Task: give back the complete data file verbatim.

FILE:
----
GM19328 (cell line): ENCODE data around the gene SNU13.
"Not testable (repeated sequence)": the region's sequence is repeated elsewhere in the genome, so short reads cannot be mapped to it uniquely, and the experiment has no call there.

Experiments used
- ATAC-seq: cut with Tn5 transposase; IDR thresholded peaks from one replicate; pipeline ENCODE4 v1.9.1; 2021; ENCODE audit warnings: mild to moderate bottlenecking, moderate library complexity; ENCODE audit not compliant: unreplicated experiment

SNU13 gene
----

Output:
GM19328 (cell line): ENCODE data around the gene SNU13.
"Not testable (repeated sequence)": the region's sequence is repeated elsewhere in the genome, so short reads cannot be mapped to it uniquely, and the experiment has no call there.

Experiments used
- ATAC-seq: cut with Tn5 transposase; IDR thresholded peaks from one replicate; pipeline ENCODE4 v1.9.1; 2021; ENCODE audit warnings: mild to moderate bottlenecking, moderate library complexity; ENCODE audit not compliant: unreplicated experiment

SNU13 gene